COMM 1016: Search
Truncation and Wildcards
A symbol, specific to the search interface, which allows the retrieval of all endings for the specified base word. An asterisk (*) is often used. For example, child* would retrieve records with children, childish, and every other word that begins with the root word "child."
A symbol, specific to the search interface, which allows the retrieval of various spellings of a word. A questio mark is often used. For example, wom?n would retrieve records with women or woman.
Read more about these sorts of tricks
Example Boolean search statements using symbols
- (Calcium AND milk) NOT goat
- child* AND anxiety AND (exercise OR physical activity)
See our tutorial about developing search statements.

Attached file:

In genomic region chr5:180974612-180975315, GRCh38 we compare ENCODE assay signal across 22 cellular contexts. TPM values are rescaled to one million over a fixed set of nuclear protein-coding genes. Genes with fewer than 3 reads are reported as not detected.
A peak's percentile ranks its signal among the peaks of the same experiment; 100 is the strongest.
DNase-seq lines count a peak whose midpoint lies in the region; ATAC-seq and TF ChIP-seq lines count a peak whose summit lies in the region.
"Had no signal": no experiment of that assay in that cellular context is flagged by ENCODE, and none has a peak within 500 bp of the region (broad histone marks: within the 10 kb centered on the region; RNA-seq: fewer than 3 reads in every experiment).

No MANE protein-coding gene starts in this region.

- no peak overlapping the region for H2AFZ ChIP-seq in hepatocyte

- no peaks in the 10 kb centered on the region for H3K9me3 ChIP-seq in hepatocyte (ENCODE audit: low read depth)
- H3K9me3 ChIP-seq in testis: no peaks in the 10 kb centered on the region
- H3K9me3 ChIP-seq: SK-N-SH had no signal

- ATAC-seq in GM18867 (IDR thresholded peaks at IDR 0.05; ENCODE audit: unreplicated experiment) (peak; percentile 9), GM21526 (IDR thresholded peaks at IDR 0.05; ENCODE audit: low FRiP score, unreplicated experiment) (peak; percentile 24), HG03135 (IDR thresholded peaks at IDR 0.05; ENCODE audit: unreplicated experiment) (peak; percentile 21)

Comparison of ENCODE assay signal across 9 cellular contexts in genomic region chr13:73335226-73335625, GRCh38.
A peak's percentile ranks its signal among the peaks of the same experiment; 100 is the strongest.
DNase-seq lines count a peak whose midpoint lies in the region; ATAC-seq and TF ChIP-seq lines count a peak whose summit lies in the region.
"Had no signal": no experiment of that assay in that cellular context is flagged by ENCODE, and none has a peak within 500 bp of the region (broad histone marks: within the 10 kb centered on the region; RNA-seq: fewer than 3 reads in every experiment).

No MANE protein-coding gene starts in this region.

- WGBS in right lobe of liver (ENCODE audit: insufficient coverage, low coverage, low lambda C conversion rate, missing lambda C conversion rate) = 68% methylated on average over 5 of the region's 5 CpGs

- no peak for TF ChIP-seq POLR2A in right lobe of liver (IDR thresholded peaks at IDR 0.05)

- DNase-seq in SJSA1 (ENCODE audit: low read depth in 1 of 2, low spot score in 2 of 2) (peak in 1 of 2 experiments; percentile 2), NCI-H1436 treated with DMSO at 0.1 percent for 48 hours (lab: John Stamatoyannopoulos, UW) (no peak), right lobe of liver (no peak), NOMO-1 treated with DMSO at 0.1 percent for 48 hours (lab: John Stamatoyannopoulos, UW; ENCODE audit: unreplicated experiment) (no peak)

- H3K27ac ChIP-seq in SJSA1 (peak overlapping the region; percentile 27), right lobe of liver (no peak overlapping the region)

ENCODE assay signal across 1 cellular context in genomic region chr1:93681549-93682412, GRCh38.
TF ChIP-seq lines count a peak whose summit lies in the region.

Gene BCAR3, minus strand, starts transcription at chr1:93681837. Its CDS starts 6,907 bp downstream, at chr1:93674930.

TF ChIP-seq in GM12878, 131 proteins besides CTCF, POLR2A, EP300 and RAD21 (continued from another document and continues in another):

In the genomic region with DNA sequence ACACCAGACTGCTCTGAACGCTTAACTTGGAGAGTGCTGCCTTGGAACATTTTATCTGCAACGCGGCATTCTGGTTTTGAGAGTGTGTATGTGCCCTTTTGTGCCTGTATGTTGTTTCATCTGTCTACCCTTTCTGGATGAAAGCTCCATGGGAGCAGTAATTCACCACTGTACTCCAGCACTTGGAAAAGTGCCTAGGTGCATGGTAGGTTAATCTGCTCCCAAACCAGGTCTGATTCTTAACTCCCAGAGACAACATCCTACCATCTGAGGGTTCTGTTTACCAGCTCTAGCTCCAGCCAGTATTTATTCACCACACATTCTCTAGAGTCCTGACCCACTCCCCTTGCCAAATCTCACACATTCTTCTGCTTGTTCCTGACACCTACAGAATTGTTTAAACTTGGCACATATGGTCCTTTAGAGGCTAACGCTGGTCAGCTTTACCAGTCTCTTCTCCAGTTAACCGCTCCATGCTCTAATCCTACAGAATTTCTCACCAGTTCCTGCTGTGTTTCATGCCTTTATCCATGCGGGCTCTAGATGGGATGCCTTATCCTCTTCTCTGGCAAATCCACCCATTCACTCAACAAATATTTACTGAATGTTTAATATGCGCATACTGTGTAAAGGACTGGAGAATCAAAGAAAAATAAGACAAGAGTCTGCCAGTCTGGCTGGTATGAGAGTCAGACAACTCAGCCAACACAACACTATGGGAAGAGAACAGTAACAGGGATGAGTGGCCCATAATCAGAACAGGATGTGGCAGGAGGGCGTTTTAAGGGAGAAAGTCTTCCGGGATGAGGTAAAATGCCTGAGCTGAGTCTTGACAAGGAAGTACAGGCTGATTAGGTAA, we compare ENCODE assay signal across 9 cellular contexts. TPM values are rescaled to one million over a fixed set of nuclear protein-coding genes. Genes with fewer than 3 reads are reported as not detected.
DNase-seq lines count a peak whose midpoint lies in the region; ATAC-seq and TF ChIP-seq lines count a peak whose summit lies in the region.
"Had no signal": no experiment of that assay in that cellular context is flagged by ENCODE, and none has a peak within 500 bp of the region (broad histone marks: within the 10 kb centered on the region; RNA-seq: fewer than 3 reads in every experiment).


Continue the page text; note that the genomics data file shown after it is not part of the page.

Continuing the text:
AND, OR, NOT - The Boolean Operators
AND, OR, and NOT
Now that you've come up with a list of keywords that might describe the information or ideas that you're hoping to find in the library databases, you need to think about how you will combine these terms in order for the databases to be able to understand what you want. Databases use something called Boolean logic, which basically means that you need to use specific words to combine your keywords in order to get the best results. AND, OR, and NOT are the words most commonly used to combine keywords--they are called Boolean operators. Using Boolean operators can help you create a very efficient search.